15 Minutes With:

Tom Keppeler of UpStart Kitchen

BY NAN BIALEK  |  PHOTO BY DAVID SZYMANSKI

When he was on the pastoral staff at Elmbrook Church, Tom Keppeler had frequent conversations with Bishop Walter Harvey of Parklawn Assembly of God in Sherman Park. The two talked about how to connect compassion with ways to create career opportunities in low-wealth communities. A reorganization at Elmbrook led Keppeler to join Parklawn’s PRISM Economic Development Corp. as its executive director. Through PRISM, Keppeler and Harvey began working with others throughout the area to develop Sherman Park’s new food business incubator, UpStart Kitchen, which is on track to open its doors in May via a $50,000 grant from We Raise Foundation and other partnerships and donations. Here, Keppeler tells us more.

What is the ultimate purpose of UpStart Kitchen?
I believe creating meaningful work is the way out of poverty. That’s what starts changing the landscape of our underserved neighborhoods. We know this first year is going to be a learning curve, but we want to serve Sherman Park and the surrounding neighborhoods.

Why did you choose to develop a food business incubator?
Milwaukee’s really becoming a “foodie town” — actually, it already is. The city could probably use five or six of these kitchens, because there’s great enthusiasm for this. It’s about stimulating entrepreneurship in the city.

MY FIVE FAVORITE THINGS!

1
Skiing in a foot of fresh powder in the mountains out west.

2
I love traveling with my wife, exploring the local food culture.

3
We lived in Romania for 13 years, and I love speaking Romanian.

4
I love biking.

5
Christmas with all of our adult kids at home or at the 
“no-phone” log cabin. We have three kids, all in their 20s.

How does it work?
You have to become a member client. We’ll sit down and figure out where clients are at — are they a viable business or just starting from scratch? We have a targeted fee structure to be affordable for lower- to moderate-income individuals in Sherman Park and surrounding neighborhoods. They come, they grow, they scale up, and they “graduate” out.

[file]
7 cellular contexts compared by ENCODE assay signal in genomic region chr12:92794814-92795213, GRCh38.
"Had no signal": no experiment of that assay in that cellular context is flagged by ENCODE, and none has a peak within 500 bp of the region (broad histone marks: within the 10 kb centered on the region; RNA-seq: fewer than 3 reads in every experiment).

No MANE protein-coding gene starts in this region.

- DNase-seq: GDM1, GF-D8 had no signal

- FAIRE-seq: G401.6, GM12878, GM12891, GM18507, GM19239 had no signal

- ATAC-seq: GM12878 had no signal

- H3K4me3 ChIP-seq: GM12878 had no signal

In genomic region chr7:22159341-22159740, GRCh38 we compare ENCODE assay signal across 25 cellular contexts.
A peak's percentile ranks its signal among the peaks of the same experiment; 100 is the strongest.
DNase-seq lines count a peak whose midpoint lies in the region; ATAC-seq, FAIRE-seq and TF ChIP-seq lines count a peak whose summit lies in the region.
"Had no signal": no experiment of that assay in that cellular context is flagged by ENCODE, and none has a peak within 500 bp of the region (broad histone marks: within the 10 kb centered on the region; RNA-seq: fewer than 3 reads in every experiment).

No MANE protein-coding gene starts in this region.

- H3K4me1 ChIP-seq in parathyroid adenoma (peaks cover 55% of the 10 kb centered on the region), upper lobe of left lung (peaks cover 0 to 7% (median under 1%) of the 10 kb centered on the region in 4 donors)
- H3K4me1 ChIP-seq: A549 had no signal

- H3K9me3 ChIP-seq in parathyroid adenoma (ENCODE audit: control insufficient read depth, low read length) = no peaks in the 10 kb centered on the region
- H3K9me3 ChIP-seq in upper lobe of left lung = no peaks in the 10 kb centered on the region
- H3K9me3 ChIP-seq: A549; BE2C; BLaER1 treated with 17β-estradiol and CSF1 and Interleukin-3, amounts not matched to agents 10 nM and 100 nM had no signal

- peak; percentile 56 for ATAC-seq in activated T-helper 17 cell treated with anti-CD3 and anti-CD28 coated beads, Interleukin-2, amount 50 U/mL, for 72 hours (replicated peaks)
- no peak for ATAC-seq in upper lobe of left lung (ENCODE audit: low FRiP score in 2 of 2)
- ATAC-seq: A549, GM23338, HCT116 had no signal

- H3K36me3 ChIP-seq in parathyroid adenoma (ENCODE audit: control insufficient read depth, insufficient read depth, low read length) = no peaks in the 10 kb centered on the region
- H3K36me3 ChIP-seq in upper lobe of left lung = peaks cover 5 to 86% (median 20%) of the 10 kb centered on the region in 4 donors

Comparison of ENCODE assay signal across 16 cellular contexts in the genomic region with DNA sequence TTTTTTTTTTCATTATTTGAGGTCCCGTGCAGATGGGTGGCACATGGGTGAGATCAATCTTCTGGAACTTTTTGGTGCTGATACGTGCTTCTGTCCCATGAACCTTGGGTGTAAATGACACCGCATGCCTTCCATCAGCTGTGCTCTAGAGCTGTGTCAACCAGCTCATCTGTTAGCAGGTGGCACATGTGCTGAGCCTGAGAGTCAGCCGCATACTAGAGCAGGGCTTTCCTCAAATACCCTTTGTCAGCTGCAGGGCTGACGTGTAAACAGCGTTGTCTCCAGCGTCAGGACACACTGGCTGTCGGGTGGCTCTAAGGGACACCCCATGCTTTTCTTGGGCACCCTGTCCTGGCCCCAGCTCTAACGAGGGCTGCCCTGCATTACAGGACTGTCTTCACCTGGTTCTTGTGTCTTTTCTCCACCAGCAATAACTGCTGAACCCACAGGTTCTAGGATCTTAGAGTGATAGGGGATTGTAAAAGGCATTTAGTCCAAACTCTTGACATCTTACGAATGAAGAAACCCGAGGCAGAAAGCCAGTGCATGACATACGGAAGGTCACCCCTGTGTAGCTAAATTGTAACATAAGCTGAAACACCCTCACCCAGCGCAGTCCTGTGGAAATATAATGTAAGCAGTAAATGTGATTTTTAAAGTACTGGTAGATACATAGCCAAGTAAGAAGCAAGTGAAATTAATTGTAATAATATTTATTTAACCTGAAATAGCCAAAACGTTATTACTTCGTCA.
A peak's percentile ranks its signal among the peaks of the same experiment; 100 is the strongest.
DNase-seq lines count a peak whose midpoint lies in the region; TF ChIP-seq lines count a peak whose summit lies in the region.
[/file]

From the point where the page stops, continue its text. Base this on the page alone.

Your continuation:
Who do you expect will be using UpStart Kitchen?
We had our first major fundraiser in August, and we had three Milwaukee-based food entrepreneurs cater — an amazing beef tips barbecue, walking tacos and small-order caterers, so those types of businesses as well as food trucks, which have to be connected to a fully licensed kitchen. And there might be just seasonal clients, like an individual who does Christmas cookies. 

Tell us about the space, the former Gee’s Clippers building.
It’s a modest-sized kitchen, about 1,300 square feet, right across the street from Parklawn Assembly of God. We have three areas — a bakery, a hot area and a cold prep area. It’s not just a licensed community kitchen that people can rent by the hour, it also has cold and dry storage that people can rent by the week.

As you encourage entrepreneurship, will you support clients in other ways too?
We have a partnership with WWBIC (Wisconsin Women’s Business Initiative Corp.), and we’re talking with Milwaukee Public Library business librarians, the Urban Economic Development Corp., and different ethnic Chambers of Commerce. We’re not going to try to invent all this stuff. There are training, mentoring and business services resources already out there. It’s a matter of people knowing how to access them.

Where would you like UpStart Kitchen to be five years from now?
We’d be at full capacity with 25 different clients per month. Hopefully we’ve incubated over 100 businesses, and maybe we’re already in the development stages of a second incubator kitchen in the city. MKE

 

 

border